William Clarke Quantrill (1837–1865)

A pro-Confederate guerrilla leader who operated primarily in Missouri, Kansas, and the Indian Territory during the Civil War, William Quantrill also spent time in Arkansas during the conflict. His actions against Federal troops and civilians led to much notoriety.

William Clarke Quantrill was born on July 31, 1837, to Thomas Henry Quantrill and Caroline Cornelia Clarke Quantrill in Canal Dover, Ohio, where his father was a tinsmith and school principal. He had two brothers and a sister. At the age of sixteen, he began working as teacher and, in 1857, moved to Kansas Territory with a number of other men from Canal Dover. While in Kansas, he espoused abolitionist views. Quantrill received a land claim but fell out with his Ohio friends, leading him to join a wagon train to Utah, serving as a cow herder during the 1857–58 drive. The expedition was part of an effort by the government to pacify Mormons in the Utah Territory. It was during this expedition that Quantrill met many Missourians who would later fight alongside him during the Civil War.

After arriving in Utah, Quantrill spent time mining for gold in Colorado before returning to Kansas and assuming a teaching position. Moving to Lawrence, Kansas, Quantrill associated with both abolitionists and pro-slavery groups. He participated in several raids and thefts in the Lawrence area during the summer and fall of 1860. In December 1860, Quantrill allied himself with several abolitionists in an effort to free slaves near Independence, Missouri. During the actual raid, it turned out that Quantrill had informed on the group, and all of the abolitionists were killed in the resulting gunfight.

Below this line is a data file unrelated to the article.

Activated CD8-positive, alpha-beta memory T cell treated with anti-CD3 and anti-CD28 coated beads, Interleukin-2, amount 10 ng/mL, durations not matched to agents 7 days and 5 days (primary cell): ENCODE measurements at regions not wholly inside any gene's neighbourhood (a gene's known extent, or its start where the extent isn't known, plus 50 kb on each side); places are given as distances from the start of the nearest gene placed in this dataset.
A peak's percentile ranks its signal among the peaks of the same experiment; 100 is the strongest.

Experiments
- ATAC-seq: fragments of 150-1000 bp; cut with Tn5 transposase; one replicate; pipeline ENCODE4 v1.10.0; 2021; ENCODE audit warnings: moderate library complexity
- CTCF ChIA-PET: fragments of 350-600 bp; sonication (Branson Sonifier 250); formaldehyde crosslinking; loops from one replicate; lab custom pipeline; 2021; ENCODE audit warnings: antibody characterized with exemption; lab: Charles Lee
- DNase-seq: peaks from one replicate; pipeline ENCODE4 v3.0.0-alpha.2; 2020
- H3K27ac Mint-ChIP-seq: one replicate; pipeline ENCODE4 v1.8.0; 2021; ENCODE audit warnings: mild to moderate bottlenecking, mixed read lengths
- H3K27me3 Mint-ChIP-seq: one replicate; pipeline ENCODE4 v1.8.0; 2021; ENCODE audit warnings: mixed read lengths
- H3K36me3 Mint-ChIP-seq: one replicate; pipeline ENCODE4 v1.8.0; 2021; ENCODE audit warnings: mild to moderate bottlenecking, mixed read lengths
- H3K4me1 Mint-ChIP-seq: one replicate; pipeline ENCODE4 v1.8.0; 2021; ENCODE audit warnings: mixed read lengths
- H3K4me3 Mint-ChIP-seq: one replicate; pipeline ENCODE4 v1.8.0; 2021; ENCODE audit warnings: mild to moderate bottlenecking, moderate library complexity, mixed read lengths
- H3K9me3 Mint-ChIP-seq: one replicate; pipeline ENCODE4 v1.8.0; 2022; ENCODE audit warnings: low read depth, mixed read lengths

At the outbreak of war in 1861, Quantrill reportedly fought with pro-Southern forces at the Battle of Wilson’s Creek, Missouri, in August. Postwar reports place him with Missouri State Guard units at the Battle of Lexington, Missouri, in September 1861. He drifted to Blue Springs, Missouri, and led a group of men against Kansas Jayhawkers raiding farms in the area in October. This marked the beginning of Quantrill’s actions as a guerrilla leader against Federal forces and their allies.

On August 15, 1862, Quantrill and his men were officially mustered into the Confederate service as partisan rangers. Quantrill received a commission as a captain, but Federal forces did not recognize units organized as partisan rangers, treating the members of those units as guerrillas. Over the next two years, Quantrill and his band attacked Federal units in Missouri and Kansas, depending on civilian support to evade capture.

In November 1862, Quantrill led his men into Arkansas in an effort to winter in the area or in Texas. The group joined Confederate forces under the command of Major General Thomas C. Hindman, assigned to a brigade under the command of Colonel Joseph O. Shelby. Quantrill and two of his men traveled to Richmond, Virginia, in a failed effort to obtain a permission to raise a regiment of partisan fighters along with a commission as a colonel. During his absence, Quantrill’s men participated in the Engagement at Cane Hill and the Battle of Prairie Grove.